The closely-watched Markit/Cips construction purchasing managers’ index (PMI) reported its eighth consecutive month of decline in the sector, which accounts for about a tenth of the economy.
The headline reading for December came in at 44.4, down from 45.3 in November. Any reading below 50 denotes contraction.
The figure was shy of economists’ forecasts, which hovered around a reading of 45.6 for the month.
On Thursday, it emerged that output in the UK’s manufacturing sector had shrunk at its fastest pace in almost seven-and-a-half years last month as businesses continued to feel the fallout from recent political and economy uncertainty.
A similar PMI shapshot of Britain’s crucial services sector – three-quarters of the economy – is due to be published on Monday.
The latest construction report highlighted a “sharp reduction” in output for December, which saw the sharpest decline in civil engineering activity for more than a decade.
Tim Moore, economics associate director at IHS Markit, said: “December data suggested that the UK construction sector limped through the final quarter of 2019, with output falling in all three major categories of work.
“Brexit uncertainty and spending delays ahead of the general election were once again the most commonly cited factors highlighted by firms experiencing a drop in construction activity.”
Gareth Belsham, director of the property consultancy and surveying firm Naismiths, said: “December’s PMI survey revealed an industry still largely flat on its back. The fall in activity has yet to bottom out; eight straight months in negative territory is an unwanted honour not seen since the dark days of a decade ago.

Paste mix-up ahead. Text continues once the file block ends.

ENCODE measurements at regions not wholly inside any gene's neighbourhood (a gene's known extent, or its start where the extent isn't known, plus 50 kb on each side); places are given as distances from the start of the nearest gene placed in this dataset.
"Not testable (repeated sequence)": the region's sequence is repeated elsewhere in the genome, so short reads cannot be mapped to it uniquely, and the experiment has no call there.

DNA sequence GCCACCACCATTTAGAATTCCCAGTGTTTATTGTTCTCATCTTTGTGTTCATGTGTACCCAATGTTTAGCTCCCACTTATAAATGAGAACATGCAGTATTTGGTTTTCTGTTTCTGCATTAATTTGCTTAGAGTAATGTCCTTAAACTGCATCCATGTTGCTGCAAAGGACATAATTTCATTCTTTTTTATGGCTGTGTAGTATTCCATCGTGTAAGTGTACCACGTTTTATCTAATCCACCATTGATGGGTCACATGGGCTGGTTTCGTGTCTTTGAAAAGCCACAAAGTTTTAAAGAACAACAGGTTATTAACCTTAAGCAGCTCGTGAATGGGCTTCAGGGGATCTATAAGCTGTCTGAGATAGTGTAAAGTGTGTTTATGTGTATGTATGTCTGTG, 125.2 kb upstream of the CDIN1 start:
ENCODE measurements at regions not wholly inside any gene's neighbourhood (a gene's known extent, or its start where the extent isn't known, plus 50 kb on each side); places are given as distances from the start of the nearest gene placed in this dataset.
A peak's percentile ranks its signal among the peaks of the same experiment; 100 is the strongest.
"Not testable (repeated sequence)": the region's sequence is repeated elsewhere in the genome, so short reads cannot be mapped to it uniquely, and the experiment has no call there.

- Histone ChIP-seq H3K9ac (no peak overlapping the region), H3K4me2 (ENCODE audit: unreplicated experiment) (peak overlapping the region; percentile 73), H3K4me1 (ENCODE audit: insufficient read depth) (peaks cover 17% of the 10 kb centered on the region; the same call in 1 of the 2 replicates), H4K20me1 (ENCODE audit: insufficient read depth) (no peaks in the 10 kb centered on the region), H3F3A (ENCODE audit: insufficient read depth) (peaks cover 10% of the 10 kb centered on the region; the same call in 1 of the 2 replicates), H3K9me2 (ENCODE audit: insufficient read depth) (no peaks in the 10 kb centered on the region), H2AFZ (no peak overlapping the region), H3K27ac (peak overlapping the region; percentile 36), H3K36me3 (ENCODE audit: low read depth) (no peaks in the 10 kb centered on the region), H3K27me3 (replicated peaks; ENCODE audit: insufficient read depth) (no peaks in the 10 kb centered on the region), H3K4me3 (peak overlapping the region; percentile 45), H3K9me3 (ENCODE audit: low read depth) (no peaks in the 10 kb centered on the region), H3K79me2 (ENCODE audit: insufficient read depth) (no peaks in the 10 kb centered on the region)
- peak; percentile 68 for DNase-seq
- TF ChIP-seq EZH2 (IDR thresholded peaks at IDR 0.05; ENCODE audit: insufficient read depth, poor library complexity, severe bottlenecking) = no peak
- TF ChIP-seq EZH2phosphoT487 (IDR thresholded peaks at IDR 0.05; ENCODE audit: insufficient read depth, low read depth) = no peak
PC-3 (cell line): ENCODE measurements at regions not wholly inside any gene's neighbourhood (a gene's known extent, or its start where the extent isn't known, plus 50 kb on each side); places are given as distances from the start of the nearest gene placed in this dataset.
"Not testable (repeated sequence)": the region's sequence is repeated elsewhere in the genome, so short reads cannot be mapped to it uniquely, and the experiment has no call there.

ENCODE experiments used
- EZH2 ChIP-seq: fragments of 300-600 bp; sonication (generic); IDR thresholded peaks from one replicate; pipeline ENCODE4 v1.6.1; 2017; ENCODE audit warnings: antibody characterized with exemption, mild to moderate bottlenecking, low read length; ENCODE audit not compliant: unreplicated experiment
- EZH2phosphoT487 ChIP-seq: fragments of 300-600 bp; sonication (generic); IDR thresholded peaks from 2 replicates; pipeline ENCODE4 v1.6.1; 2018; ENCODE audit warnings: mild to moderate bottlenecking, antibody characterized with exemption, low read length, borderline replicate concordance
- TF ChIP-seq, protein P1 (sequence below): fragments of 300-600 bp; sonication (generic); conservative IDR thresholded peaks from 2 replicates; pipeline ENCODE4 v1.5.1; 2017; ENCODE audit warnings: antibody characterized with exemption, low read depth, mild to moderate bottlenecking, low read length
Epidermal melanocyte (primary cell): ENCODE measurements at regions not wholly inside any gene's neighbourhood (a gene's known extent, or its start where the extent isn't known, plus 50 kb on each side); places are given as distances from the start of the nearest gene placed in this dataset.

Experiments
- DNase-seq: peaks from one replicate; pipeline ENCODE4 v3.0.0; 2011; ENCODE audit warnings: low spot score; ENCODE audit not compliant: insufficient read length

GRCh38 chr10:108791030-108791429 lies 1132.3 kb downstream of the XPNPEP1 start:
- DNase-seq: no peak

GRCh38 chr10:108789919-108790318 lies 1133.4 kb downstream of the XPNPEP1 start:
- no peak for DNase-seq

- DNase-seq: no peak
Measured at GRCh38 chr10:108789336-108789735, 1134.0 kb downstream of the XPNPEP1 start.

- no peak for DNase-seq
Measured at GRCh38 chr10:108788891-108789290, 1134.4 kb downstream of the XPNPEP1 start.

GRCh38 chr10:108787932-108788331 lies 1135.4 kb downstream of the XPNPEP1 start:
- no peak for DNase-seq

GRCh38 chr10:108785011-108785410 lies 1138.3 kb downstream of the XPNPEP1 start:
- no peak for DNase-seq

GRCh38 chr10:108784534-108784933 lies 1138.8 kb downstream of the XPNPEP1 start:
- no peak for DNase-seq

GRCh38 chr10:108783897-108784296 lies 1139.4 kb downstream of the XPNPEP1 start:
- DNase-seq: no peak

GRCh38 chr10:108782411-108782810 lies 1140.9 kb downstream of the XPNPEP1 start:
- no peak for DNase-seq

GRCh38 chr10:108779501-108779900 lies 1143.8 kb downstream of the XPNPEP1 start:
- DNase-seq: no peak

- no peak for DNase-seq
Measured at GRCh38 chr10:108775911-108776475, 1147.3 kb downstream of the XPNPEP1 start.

“Yet for all that, December could still prove a turning point. The clear election result, and the prospect of an end to Britain’s Brexit deadlock, could unblock months and even years of repressed demand.
“Investor confidence is still brittle, so few expect the floodgates to open suddenly in 2020. While construction is an industry well used to peaks and troughs, the key question is how well it might respond if demand returns to more normal levels in the coming months.”
Howard Archer, chief economic advisor to the EY Item Club, added: “New orders contracted for the ninth month running. This is the longest run of falling orders since 2012-13.
“Confidence was reported to be subdued with a reluctance by some companies to commit to new projects, particularly in response to political and Brexit uncertainties. The commercial sector was particularly hard hit. There is a real possibility that the economy stagnated in the fourth quarter.”